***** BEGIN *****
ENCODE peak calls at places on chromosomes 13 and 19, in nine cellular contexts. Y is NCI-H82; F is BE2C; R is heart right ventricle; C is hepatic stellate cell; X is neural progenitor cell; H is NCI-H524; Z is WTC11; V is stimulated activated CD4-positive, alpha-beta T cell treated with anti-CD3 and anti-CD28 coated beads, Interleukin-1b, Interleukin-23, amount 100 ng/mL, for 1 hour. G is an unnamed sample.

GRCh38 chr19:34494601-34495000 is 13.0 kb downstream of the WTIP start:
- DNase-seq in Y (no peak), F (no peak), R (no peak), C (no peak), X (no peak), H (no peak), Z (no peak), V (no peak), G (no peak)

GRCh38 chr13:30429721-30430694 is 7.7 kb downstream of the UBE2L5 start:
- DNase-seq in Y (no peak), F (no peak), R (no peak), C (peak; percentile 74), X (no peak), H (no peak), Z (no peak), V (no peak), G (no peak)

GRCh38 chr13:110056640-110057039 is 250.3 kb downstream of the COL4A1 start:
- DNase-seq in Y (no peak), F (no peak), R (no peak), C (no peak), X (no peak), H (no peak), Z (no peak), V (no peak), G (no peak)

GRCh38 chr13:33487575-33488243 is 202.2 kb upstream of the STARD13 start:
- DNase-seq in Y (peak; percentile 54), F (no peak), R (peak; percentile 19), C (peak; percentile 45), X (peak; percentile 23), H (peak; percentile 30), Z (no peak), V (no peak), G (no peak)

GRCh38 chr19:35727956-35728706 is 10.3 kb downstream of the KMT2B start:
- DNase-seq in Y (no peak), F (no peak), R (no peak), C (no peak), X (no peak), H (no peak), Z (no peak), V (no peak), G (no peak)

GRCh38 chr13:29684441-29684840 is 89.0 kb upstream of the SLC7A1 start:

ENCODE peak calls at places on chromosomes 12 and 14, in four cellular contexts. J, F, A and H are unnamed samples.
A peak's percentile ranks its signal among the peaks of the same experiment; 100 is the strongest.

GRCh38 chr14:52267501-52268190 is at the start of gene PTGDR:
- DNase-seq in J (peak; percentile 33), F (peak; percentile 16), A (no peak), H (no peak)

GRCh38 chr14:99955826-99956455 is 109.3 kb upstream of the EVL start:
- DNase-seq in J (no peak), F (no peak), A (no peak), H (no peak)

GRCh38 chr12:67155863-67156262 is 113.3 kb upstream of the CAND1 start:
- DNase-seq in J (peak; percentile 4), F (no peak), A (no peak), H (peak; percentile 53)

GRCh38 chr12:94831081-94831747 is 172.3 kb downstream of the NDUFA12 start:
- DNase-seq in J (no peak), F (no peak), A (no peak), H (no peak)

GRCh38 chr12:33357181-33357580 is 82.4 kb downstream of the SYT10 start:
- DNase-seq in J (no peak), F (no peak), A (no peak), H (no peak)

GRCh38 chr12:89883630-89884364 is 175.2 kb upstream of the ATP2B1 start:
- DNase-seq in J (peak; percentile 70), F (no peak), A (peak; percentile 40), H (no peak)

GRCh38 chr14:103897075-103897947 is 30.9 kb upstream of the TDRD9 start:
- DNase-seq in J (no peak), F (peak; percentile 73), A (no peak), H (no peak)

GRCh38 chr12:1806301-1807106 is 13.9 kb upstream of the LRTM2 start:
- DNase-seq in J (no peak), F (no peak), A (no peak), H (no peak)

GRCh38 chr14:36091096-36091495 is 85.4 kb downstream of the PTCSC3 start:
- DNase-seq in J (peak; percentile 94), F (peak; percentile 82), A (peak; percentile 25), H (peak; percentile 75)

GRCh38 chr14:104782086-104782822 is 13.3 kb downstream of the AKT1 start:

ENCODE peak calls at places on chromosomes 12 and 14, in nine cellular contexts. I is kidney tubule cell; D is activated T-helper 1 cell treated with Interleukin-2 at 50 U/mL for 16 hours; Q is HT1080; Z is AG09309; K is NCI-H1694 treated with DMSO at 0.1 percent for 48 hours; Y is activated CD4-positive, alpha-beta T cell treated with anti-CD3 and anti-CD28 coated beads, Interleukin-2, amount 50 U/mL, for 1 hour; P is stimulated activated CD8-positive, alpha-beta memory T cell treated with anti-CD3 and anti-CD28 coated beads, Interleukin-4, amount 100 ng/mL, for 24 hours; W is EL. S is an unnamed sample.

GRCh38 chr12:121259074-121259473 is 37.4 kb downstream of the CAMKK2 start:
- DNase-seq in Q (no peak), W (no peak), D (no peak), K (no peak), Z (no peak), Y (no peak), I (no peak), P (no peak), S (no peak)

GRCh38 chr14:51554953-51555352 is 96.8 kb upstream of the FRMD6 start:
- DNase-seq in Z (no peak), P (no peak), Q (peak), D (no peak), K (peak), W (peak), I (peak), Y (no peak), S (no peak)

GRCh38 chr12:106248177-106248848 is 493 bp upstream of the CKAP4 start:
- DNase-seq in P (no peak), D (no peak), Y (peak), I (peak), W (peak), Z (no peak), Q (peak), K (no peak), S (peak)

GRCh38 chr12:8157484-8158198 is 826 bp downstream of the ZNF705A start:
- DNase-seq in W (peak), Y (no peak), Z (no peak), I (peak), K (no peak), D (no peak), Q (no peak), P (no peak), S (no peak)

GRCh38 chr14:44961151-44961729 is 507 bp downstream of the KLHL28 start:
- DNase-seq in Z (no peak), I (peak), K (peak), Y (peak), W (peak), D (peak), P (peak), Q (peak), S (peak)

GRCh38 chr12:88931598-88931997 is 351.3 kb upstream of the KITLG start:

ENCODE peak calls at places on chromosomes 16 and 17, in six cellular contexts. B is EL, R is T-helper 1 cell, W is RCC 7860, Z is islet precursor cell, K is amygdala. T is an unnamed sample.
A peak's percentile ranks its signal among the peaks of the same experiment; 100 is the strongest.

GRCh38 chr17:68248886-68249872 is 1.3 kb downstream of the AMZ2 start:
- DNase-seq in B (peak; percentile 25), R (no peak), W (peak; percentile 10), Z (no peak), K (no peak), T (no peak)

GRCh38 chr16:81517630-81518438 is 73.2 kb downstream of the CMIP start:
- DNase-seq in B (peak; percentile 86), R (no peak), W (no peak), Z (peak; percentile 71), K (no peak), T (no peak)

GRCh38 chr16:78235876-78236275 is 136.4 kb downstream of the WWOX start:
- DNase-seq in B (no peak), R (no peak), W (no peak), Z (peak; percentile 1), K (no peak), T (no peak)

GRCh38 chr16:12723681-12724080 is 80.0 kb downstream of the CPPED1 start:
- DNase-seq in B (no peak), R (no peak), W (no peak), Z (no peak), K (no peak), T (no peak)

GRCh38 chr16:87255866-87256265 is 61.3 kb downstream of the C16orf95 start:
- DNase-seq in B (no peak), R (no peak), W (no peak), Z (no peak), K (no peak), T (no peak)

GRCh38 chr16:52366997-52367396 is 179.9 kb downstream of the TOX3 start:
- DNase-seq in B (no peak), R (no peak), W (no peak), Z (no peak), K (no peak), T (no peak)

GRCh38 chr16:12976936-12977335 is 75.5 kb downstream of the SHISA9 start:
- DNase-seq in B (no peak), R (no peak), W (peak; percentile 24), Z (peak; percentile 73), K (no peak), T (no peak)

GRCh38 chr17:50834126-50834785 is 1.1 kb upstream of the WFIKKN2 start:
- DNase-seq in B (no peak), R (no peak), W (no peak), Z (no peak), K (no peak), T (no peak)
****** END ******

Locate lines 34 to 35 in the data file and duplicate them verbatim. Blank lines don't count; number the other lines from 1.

ENCODE peak calls at places on chromosomes 12 and 14, in nine cellular contexts. I is kidney tubule cell; D is activated T-helper 1 cell treated with Interleukin-2 at 50 U/mL for 16 hours; Q is HT1080; Z is AG09309; K is NCI-H1694 treated with DMSO at 0.1 percent for 48 hours; Y is activated CD4-positive, alpha-beta T cell treated with anti-CD3 and anti-CD28 coated beads, Interleukin-2, amount 50 U/mL, for 1 hour; P is stimulated activated CD8-positive, alpha-beta memory T cell treated with anti-CD3 and anti-CD28 coated beads, Interleukin-4, amount 100 ng/mL, for 24 hours; W is EL. S is an unnamed sample.

GRCh38 chr12:121259074-121259473 is 37.4 kb downstream of the CAMKK2 start: